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The American Society of Breast Surgeons.
Annals of Surgical Oncology

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The Impact of Facility Volume on Rates of Pathologic Complete Response to Neoadjuvant Chemotherapy Used in Breast Cancer

Gaurav S. Ajmani MHS, Ted A. James MD, Olga Kantor MD, Chi-Hsiung Wang PhD, Katharine A. Yao MD
Breast Oncology
Volume 24, Issue 11 / October , 2017

Abstract

Background

Patient and tumor factors have been associated with rates for pathologic complete response (pCR) to neoadjuvant chemotherapy (NAC) for breast cancer, but variation in pCR rates across facilities has not been studied.

Methods

This study used the National Cancer Data Base to identify women with clinical stages 1–3a breast cancer undergoing NAC from 2010 to 2013. Generalized estimation equation models were used to examine the relationship between facility characteristics and pCR rates, with adjustment for patient and tumor factors, while accounting for patient clustering at facilities. Analyses were stratified by tumor molecular subtype.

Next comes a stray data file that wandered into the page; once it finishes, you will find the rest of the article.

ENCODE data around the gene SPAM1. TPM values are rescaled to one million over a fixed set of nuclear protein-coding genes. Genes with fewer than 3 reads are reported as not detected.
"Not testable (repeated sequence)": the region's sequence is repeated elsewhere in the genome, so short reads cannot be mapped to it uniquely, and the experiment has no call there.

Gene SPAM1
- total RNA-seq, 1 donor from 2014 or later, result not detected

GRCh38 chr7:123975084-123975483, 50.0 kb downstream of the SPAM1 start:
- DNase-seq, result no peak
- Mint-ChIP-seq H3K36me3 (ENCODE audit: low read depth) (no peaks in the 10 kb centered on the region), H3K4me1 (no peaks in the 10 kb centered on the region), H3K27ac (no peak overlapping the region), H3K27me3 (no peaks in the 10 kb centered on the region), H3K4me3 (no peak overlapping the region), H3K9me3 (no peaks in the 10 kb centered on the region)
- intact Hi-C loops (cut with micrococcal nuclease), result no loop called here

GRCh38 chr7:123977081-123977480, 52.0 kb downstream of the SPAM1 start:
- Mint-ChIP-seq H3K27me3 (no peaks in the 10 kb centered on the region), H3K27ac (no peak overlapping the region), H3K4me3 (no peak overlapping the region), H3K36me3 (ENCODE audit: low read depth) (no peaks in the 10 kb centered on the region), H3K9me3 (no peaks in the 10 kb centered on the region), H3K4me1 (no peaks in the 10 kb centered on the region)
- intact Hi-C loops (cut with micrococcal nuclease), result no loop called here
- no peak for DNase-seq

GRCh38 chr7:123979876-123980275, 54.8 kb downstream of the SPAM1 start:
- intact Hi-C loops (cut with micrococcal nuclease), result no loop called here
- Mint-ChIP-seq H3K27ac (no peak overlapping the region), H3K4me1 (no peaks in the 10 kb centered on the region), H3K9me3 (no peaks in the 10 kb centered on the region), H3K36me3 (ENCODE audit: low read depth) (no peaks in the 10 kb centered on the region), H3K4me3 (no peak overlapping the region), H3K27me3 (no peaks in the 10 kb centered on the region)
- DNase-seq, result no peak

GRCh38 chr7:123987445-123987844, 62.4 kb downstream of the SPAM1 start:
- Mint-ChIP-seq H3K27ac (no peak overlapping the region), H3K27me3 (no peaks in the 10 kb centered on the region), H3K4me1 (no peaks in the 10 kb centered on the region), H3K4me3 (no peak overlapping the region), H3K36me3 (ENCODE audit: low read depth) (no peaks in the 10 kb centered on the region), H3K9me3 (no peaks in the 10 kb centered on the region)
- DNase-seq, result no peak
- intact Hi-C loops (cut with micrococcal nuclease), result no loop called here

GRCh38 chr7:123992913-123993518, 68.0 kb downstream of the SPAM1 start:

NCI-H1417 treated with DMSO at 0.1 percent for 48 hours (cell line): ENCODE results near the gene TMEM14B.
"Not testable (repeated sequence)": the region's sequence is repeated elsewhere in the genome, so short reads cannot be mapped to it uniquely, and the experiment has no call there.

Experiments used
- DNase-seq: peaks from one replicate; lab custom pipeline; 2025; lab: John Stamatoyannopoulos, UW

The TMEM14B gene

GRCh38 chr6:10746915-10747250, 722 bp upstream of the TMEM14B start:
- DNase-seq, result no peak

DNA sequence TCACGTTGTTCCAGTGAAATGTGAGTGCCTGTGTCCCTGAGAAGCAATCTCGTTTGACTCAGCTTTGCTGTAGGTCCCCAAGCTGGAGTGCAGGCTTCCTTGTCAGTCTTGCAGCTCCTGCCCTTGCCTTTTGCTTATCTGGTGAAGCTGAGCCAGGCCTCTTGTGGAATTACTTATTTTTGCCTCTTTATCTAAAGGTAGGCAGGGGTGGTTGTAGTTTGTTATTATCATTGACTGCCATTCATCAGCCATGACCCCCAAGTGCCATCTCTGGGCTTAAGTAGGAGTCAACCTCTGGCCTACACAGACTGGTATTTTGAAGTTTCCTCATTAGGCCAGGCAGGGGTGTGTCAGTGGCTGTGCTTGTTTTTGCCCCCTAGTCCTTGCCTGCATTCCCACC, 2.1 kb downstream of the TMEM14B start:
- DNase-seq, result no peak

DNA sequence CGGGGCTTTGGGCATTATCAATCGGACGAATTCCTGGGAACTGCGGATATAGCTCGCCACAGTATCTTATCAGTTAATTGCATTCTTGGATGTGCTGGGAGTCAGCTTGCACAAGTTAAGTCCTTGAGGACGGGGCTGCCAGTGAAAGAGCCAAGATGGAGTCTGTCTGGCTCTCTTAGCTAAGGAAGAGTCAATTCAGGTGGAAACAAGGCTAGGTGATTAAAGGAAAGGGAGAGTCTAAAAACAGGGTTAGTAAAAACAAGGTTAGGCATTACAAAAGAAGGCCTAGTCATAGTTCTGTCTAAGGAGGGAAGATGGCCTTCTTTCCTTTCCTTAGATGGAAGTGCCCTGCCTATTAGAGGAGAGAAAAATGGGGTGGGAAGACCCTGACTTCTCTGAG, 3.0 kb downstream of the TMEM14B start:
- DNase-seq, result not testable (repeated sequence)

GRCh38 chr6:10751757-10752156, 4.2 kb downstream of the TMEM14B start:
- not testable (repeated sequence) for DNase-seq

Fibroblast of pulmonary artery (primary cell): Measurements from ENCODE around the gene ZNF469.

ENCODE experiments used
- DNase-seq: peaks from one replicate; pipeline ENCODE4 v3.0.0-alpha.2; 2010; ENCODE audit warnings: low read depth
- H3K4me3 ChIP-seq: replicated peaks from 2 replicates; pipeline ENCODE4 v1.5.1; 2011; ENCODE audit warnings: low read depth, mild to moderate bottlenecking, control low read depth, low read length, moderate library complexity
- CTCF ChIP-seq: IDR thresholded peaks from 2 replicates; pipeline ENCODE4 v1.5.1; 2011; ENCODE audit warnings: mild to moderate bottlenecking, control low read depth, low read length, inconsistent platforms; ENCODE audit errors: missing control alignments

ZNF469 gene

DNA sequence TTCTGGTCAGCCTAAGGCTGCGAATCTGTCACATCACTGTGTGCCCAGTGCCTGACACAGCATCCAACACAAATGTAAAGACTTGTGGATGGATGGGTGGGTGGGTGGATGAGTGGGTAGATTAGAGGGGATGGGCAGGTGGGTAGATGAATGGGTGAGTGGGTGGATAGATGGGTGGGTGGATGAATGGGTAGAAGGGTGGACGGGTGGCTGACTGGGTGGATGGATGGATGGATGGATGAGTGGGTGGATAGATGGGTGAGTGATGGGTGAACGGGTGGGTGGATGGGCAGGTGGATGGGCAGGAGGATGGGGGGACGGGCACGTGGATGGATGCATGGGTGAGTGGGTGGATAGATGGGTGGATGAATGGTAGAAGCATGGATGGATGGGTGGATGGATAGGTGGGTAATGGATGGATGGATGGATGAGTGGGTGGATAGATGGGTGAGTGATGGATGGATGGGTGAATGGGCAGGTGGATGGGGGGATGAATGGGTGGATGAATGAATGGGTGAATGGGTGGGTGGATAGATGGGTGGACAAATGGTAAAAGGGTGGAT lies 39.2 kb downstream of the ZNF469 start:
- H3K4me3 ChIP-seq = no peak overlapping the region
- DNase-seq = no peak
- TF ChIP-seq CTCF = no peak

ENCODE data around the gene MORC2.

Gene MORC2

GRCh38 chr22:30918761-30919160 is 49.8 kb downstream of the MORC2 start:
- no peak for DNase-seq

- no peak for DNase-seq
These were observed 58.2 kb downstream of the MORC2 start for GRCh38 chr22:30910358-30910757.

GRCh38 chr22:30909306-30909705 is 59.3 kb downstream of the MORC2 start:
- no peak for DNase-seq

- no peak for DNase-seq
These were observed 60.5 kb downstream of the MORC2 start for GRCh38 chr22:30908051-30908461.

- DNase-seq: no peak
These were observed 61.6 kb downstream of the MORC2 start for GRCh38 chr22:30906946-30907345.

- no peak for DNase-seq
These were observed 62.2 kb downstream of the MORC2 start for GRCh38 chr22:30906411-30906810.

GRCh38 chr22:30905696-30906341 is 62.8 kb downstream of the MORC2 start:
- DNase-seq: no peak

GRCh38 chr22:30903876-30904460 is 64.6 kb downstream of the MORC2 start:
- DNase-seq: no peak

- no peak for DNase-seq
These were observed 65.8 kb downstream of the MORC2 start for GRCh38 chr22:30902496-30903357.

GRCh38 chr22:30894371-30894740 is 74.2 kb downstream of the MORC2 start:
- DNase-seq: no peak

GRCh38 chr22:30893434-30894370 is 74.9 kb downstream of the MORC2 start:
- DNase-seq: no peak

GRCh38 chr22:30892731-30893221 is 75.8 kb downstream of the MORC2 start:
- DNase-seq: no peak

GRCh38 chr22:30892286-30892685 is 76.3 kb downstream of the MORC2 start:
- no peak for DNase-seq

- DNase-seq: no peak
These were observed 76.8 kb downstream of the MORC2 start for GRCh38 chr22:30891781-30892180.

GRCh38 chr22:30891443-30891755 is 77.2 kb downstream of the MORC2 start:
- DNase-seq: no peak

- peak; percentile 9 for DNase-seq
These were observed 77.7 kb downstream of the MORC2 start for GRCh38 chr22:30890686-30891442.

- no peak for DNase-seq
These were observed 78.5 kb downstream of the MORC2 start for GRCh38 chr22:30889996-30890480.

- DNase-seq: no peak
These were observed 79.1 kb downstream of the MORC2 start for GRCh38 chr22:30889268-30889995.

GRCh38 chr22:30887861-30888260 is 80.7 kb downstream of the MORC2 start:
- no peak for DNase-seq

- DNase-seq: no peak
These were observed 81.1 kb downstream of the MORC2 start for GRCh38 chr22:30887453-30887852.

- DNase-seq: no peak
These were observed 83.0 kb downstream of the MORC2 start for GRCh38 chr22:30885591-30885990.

Results

Overall, 16,885 women underwent NAC, of whom 3130 (18.5%) were hormone receptor-positive (HR+) and human epidermal growth factor 2-positive (HER2+), 7045 (41.7%) were HR+HER2, 1847 (10.9%) were HRHER2+, and 4863 (28.8%) were HRHER2. Overall, 4002 of the patients (23.7%) achieved a pCR. The pCR rates were 29.5% for HR+HER2+, 10.8% for HR+HER2, 45.3% for HRHER2+, and 30.5% for HRHER2 tumors. Multivariable analysis showed that pCR rates were significantly higher at high-volume facilities (>75th vs. <25th percentile) for all tumor subtypes except HR+HER2 tumors. Facility location and type were not significant. Adjustment for time from NAC to surgery decreased the likelihood of a pCR in high- versus low-volume facilities, but facility volume remained significantly associated with pCR.

Conclusion

Facility volume, not location or type, was significantly associated with higher pCR rates in this exploratory analysis. Time to surgery has a modest impact on pCR rates across facilities, but further study to identify other potentially modifiable factors is needed.

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